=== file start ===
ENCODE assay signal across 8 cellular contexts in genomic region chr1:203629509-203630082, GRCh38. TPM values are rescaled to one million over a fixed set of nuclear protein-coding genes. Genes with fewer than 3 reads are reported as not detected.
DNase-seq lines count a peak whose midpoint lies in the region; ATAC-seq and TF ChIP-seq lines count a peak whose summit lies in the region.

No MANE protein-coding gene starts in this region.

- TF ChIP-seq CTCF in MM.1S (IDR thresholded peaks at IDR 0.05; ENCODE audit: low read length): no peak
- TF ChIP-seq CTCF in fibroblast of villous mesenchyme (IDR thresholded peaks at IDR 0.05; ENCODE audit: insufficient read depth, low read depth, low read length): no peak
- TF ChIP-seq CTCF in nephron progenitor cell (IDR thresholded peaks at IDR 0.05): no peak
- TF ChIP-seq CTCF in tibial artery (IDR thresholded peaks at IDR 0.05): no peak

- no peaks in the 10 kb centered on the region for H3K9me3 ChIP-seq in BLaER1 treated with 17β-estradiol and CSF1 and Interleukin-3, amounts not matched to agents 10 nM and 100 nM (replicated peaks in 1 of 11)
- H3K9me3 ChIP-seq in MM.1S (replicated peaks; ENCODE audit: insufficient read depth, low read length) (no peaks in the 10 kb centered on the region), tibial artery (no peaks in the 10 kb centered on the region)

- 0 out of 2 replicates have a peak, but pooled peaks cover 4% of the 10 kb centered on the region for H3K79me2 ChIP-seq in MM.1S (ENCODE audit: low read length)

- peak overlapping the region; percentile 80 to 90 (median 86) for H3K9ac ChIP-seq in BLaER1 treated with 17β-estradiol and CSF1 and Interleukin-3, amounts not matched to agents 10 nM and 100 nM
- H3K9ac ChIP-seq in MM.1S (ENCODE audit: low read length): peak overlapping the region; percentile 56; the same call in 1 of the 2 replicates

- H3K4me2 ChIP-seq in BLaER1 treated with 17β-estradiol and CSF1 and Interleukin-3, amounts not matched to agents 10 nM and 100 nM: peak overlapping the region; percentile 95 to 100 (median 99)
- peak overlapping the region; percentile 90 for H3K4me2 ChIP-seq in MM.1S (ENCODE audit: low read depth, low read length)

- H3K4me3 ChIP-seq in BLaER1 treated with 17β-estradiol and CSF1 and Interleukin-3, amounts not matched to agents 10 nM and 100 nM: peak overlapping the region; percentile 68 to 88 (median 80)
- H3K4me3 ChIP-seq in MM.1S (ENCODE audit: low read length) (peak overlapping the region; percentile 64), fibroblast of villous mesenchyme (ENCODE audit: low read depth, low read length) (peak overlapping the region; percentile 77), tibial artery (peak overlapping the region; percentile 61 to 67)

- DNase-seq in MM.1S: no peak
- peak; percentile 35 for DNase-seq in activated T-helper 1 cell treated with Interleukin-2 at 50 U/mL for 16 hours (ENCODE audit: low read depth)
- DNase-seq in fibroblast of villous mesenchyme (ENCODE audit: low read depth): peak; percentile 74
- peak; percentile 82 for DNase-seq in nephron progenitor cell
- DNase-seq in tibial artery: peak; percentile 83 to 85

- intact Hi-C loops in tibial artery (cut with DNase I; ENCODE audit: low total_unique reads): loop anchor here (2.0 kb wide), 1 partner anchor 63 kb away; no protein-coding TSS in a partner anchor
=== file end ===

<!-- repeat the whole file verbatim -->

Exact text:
ENCODE assay signal across 8 cellular contexts in genomic region chr1:203629509-203630082, GRCh38. TPM values are rescaled to one million over a fixed set of nuclear protein-coding genes. Genes with fewer than 3 reads are reported as not detected.
DNase-seq lines count a peak whose midpoint lies in the region; ATAC-seq and TF ChIP-seq lines count a peak whose summit lies in the region.

No MANE protein-coding gene starts in this region.

- TF ChIP-seq CTCF in MM.1S (IDR thresholded peaks at IDR 0.05; ENCODE audit: low read length): no peak
- TF ChIP-seq CTCF in fibroblast of villous mesenchyme (IDR thresholded peaks at IDR 0.05; ENCODE audit: insufficient read depth, low read depth, low read length): no peak
- TF ChIP-seq CTCF in nephron progenitor cell (IDR thresholded peaks at IDR 0.05): no peak
- TF ChIP-seq CTCF in tibial artery (IDR thresholded peaks at IDR 0.05): no peak

- no peaks in the 10 kb centered on the region for H3K9me3 ChIP-seq in BLaER1 treated with 17β-estradiol and CSF1 and Interleukin-3, amounts not matched to agents 10 nM and 100 nM (replicated peaks in 1 of 11)
- H3K9me3 ChIP-seq in MM.1S (replicated peaks; ENCODE audit: insufficient read depth, low read length) (no peaks in the 10 kb centered on the region), tibial artery (no peaks in the 10 kb centered on the region)

- 0 out of 2 replicates have a peak, but pooled peaks cover 4% of the 10 kb centered on the region for H3K79me2 ChIP-seq in MM.1S (ENCODE audit: low read length)

- peak overlapping the region; percentile 80 to 90 (median 86) for H3K9ac ChIP-seq in BLaER1 treated with 17β-estradiol and CSF1 and Interleukin-3, amounts not matched to agents 10 nM and 100 nM
- H3K9ac ChIP-seq in MM.1S (ENCODE audit: low read length): peak overlapping the region; percentile 56; the same call in 1 of the 2 replicates

- H3K4me2 ChIP-seq in BLaER1 treated with 17β-estradiol and CSF1 and Interleukin-3, amounts not matched to agents 10 nM and 100 nM: peak overlapping the region; percentile 95 to 100 (median 99)
- peak overlapping the region; percentile 90 for H3K4me2 ChIP-seq in MM.1S (ENCODE audit: low read depth, low read length)

- H3K4me3 ChIP-seq in BLaER1 treated with 17β-estradiol and CSF1 and Interleukin-3, amounts not matched to agents 10 nM and 100 nM: peak overlapping the region; percentile 68 to 88 (median 80)
- H3K4me3 ChIP-seq in MM.1S (ENCODE audit: low read length) (peak overlapping the region; percentile 64), fibroblast of villous mesenchyme (ENCODE audit: low read depth, low read length) (peak overlapping the region; percentile 77), tibial artery (peak overlapping the region; percentile 61 to 67)

- DNase-seq in MM.1S: no peak
- peak; percentile 35 for DNase-seq in activated T-helper 1 cell treated with Interleukin-2 at 50 U/mL for 16 hours (ENCODE audit: low read depth)
- DNase-seq in fibroblast of villous mesenchyme (ENCODE audit: low read depth): peak; percentile 74
- peak; percentile 82 for DNase-seq in nephron progenitor cell
- DNase-seq in tibial artery: peak; percentile 83 to 85

- intact Hi-C loops in tibial artery (cut with DNase I; ENCODE audit: low total_unique reads): loop anchor here (2.0 kb wide), 1 partner anchor 63 kb away; no protein-coding TSS in a partner anchor